In an announcement to the London Stock Exchange, it said former chairman Malcolm Murray, and Paul Murray, a director of the previous administration, had filed a notice with the Scottish Courts.
They are looking for the courts to order a notice, to allow details of any proposed vote be distributed to shareholders. This hearing is expected to go before the Court of Session in Edinburgh.
A group of shareholders, who are concerned with the way Rangers is being run, were unhappy the club dismissed a request for a vote to install Paul and Malcolm Murray, along with Scott Murdoch and Alex Wilson, as directors.
The statement announced the request, which follows months of wrangling over proposed boardroom changes, was received from shareholders representing 5.03% of voting rights of the company.
The board claimed some of those notices had not been validly executed while it had been unable to 'properly validate' the remaining notices.
The statement continued: "The board therefore confirms that the notices are not valid.
"The board further notes that on 4 October 2013 the company received notice of a petition filed in the Scottish Courts by Paul Murray, Malcolm Murray, Ian Cormack, John Graham and Colin Howell representing 0.71% of the voting rights of the company.
"The petition requests an order to be granted by the court, inter alia, to require the company to circulate the notices to shareholders and not to hold the annual general meeting of the company for 2013 until such time as the Individual Shareholders have received 21 clear days of notice of any such annual general meeting and the notices have been circulated.
"The board offered to meet with the Notifying Shareholders to discuss their concerns but had not received a response. The board then received notice of the petition.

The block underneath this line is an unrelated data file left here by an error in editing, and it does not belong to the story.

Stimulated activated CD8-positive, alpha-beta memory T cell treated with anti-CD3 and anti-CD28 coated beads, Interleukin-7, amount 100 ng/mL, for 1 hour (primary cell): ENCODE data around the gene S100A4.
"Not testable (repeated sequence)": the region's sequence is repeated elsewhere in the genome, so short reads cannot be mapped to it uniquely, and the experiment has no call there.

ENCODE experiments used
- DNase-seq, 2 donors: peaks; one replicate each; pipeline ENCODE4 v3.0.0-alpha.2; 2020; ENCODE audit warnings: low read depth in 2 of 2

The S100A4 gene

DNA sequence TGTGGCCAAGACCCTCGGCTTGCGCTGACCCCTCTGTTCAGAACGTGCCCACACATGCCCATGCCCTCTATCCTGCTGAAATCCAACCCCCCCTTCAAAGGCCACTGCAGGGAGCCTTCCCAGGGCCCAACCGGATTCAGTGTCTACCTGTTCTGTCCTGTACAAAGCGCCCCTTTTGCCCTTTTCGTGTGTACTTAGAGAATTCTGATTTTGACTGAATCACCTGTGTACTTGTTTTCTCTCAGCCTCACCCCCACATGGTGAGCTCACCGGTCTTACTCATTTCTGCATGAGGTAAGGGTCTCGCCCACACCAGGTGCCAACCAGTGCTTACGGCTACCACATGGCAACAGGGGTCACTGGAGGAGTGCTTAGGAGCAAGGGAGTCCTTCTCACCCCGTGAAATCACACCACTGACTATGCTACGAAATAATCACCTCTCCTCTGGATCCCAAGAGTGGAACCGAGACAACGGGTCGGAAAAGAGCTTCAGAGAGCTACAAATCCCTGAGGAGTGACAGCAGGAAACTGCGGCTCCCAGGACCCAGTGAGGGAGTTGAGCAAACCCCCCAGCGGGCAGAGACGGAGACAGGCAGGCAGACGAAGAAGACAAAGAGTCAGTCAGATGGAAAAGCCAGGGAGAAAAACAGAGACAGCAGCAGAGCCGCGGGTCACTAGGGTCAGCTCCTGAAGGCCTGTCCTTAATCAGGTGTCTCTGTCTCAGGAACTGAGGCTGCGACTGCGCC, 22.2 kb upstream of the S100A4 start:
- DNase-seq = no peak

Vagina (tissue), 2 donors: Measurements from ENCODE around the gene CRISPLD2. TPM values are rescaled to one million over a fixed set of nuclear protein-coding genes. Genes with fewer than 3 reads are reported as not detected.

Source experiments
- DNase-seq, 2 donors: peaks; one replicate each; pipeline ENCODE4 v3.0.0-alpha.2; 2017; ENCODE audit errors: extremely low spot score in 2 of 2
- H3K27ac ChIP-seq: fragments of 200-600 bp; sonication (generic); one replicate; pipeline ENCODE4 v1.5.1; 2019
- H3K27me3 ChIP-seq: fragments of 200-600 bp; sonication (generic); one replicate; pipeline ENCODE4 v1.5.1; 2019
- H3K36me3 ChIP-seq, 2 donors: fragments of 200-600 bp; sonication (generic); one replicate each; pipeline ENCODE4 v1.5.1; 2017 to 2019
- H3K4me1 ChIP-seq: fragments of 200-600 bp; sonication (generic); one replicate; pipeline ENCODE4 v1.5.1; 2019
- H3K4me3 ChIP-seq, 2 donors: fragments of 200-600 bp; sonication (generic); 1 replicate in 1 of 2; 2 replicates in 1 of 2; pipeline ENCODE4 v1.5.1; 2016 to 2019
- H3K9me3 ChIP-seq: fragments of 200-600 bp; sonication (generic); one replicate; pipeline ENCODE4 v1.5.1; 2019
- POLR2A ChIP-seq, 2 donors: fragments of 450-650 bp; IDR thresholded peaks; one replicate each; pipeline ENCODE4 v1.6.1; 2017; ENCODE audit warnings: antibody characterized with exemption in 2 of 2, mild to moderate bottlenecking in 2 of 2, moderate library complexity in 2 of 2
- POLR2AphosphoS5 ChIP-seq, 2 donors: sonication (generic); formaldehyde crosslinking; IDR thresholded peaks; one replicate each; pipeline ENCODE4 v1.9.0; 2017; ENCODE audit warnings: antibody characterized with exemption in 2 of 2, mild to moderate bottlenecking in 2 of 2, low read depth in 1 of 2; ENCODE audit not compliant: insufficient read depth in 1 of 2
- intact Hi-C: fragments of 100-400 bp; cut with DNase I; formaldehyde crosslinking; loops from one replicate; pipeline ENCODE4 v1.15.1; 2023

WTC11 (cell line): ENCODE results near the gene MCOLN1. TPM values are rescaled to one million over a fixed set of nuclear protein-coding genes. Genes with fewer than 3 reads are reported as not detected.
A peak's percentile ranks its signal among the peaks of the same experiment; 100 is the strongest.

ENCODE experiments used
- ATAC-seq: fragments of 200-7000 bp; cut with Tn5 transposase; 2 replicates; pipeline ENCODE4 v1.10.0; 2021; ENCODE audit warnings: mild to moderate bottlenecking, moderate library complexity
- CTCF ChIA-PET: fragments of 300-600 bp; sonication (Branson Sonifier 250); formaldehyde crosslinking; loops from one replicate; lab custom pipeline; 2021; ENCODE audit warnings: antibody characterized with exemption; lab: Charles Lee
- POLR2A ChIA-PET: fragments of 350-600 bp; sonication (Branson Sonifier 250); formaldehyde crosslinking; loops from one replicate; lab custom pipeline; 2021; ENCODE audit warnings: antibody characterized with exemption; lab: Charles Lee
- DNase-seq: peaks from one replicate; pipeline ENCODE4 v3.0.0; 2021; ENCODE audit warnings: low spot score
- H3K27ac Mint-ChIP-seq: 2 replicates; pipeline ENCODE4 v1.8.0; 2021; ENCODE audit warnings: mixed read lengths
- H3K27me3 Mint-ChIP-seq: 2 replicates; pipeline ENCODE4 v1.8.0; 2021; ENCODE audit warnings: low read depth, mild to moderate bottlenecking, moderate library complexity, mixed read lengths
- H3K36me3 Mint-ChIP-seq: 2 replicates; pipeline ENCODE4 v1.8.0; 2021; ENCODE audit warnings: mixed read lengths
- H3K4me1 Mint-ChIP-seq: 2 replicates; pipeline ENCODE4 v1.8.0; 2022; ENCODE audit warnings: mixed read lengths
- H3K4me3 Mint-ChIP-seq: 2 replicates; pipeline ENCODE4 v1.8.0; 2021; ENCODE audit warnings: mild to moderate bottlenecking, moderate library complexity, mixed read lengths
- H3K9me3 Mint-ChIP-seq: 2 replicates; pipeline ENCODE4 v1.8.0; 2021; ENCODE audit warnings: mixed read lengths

"Whilst the company intends to strongly resist the petition the board intends to take all possible steps to avoid unnecessary cost and disruption to the company."
Earlier this week, Rangers announced that the AGM will be held on October 24, following the publication of annual results which revealed an operating loss of £14.4m.
These results sparked a public dispute between the board and Malcolm Murray, after chief executive Craig Mather and finance director Brian Stockbridge both accused the former chairman of being responsible for setting directors' pay, which has come under heavy criticism.
Mather's predecessor, Charles Green, received a £933,000 pay package for less than 12 months' work while finance director Stockbridge doubled his salary with a £200,000 bonus.
Murray insisted he had struggled to get directors' remuneration reduced during his time as chairman, which ended in April.
The board responded by accusing Murray of making 'grossly misleading
statements' but Murray claims: "I made a statement yesterday of factual accuracy.
"I'm disappointed by the aphorisms in the RFC official statement. But I have been encouraged by shareholders and fans alike to pursue this course of action and I will continue to do so."